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Interview / Marcelino Botín

Marcelino Botin of Alinghi Red Bull Racing poses for a portrait in Barcelona, Spain on November 17, 2022

Marcelino Botín will design a boat to win the America’s Cup for the fourth time. He began with Team New Zealand in 2007, moved on to Luna Rossa and last year led the design of American Magic. 

Why did you sign for Alinghi?

Firstly because Alinghi Red Bull Racing is a European team and the next race will be held in Barcelona. This makes things easier for us in terms of schedules, cultural idiosyncrasies, etc. We’ve also had a relationship with Ernesto Bertarelli for many years.

Were you put off by the fact that Alinghi was a new team?

Not at all. For me the most important goal is to enjoy the three years of your life that you’re going to devote to the project. There are many hours of work and if you aren’t happy it’s very hard. Finding a good environment and being allowed to organise my own design team were decisive factors. Starting from scratch with a blank sheet was another stimulus. The current Alinghi is a basically new team, it only retains a small part of its previous structure and it’s associated with Red Bull. Although Red Bull may not have been so heavily involved in the America’s Cup, it has vast experience in high-tech motorsport teams.

How do the synergies with Red Bull work?

Although designing boats and cars are two different things, they have a lot in common. The design tools for the aerodynamics and the calculation of the structures are very similar, although the scales are different. There’s learning that we must pass on to them, because they aren’t used to the boats, and that’s a problem because it takes time and things happen very fast here. Sometimes we have to decide whether we have enough time to wait for their help. Some Red Bull engineers have come to work with us from the outset, and this problem of understanding the boats is no longer an issue for them. They also provide us with highly specialised test labs which are very helpful to us, saving us time and money when we set them up. We do the calculations in real time for the simulator whereas they do them in another way. But their technology and software help us a lot. And in other fields, such as systems and electronics, in which they’re very advanced.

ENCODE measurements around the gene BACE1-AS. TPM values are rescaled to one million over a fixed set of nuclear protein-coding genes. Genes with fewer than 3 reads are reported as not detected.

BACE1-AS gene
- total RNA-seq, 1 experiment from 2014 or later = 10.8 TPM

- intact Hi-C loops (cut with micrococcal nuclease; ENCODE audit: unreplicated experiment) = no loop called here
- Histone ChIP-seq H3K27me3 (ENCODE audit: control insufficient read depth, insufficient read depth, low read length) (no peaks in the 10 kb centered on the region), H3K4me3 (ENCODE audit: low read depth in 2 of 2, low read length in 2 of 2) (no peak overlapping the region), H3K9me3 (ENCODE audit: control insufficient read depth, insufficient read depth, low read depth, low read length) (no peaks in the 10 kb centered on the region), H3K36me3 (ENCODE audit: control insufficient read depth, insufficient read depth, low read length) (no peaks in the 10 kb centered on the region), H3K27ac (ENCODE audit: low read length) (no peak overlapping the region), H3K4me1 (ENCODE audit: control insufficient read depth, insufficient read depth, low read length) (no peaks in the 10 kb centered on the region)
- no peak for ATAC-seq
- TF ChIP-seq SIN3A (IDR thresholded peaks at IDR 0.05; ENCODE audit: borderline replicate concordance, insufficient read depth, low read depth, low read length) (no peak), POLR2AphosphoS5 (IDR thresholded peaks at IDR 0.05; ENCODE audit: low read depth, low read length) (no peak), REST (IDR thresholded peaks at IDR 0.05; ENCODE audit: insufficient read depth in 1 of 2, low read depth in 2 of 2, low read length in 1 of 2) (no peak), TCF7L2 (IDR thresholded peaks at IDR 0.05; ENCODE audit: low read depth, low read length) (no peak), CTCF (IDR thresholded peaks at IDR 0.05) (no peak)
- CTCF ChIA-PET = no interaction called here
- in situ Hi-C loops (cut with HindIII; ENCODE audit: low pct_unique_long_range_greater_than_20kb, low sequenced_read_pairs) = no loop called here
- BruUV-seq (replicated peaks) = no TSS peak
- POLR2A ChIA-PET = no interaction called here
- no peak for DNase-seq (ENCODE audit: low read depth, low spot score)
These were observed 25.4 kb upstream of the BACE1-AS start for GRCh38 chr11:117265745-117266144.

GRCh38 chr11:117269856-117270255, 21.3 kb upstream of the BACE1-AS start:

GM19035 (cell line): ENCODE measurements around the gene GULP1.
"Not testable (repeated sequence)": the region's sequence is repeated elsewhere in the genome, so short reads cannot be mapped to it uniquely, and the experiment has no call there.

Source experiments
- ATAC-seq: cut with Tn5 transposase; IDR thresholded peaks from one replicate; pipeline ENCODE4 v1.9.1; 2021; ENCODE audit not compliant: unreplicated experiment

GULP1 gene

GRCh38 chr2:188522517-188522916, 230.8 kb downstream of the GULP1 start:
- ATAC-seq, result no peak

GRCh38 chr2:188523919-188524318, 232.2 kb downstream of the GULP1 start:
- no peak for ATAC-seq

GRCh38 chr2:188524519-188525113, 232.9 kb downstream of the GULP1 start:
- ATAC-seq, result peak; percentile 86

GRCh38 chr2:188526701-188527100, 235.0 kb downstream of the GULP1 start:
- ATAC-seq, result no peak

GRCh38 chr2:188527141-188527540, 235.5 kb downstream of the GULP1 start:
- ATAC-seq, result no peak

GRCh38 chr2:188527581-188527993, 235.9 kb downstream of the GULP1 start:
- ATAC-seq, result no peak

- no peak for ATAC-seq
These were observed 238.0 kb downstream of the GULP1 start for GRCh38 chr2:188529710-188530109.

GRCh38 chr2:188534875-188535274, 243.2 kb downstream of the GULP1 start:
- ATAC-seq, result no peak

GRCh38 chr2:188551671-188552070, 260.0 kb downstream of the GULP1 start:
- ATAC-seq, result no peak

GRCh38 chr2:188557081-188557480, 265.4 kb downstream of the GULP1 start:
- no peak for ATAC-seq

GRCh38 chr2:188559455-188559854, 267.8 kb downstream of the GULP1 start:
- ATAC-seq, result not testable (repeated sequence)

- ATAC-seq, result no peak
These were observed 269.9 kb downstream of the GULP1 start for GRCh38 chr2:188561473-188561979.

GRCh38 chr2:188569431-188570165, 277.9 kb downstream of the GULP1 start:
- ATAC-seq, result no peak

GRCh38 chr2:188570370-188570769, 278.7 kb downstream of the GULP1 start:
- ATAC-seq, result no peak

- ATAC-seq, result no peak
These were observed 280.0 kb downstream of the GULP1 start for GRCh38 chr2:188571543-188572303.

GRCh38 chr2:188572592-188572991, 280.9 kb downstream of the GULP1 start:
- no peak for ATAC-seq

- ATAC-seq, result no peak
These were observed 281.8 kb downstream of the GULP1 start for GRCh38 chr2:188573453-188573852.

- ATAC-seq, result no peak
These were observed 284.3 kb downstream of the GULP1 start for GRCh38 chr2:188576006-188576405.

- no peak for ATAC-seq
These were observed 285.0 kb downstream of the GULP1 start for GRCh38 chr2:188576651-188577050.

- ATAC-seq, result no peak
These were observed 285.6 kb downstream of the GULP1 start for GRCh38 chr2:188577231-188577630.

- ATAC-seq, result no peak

Is the wind in Barcelona giving you many headaches?

Until now we’ve almost always had wind for sailing on the regatta course in Barcelona. The waves are a new factor with respect to previous races, they’re a particular challenge when the wind blows from the east for several days in a row. It’ll be difficult to compete on some days, as things get very complicated with waves over a metre high. The wave only lasts for four seconds, they’re really pointed waves and if this groundswell goes in a different direction to the wind, the challenge is even greater. In terms of the design we have to juggle with the statistics of the conditions of the venue to achieve a competitive boat throughout the expected range, and now the unknown factor of the waves that didn’t exist before has entered the equation. In the design it seems really important for me for the systems to work properly and be effective in responding to the sailors’ inputs, as sailing with waves is more difficult for them.

Rule change with lighter boats and larger foils

The boat will get going sooner and our work is easier in this respect. The larger size of the foils conditions the design with respect to before. The boats won’t be slower, and I think we won’t see some of the regattas we endured in Auckland, which were pathetic and embarrassing.

The scheduled date for sailing with the new AC 75?

Without going into any great detail, I’m sure it’ll be in 2024, but I don’t know the exact date. On the one hand, you want to have the boat in the water as soon as possible; our current boat is first-generation and the new one will be third-generation, which is a big change. On the other, it’s always a temptation to prolong the design time as much as possible. It’s obvious that you learn more sailing the boat than sitting in the office. The key is to identify the optimal moment. After obtaining the final design, we take between 10 and 12 months to build the boat. The carbon shell doesn’t take much time, but setting up all the systems and checking them requires much more time than other kinds of boats.

As regards the 2007 monohulls, is the design more influential than the crew?

During the previous race we sailed and competed so little that it’s very difficult to know for sure. In 2020 everyone did the same thing during the pre-starts, but the options are infinite, you can do a lot more than what we saw in Auckland. Perhaps the greater ease of foiling helps, as one of the previous problems was stopping the boat. I think we’ll see new things. It’s hard to say, but I think the crew is more important now. These new ones are much faster and finding one more knot of wind on the regatta course is really important. We already saw in Auckland how Luna Rossa was slower than New Zealand but was able to win regattas because they sailed better.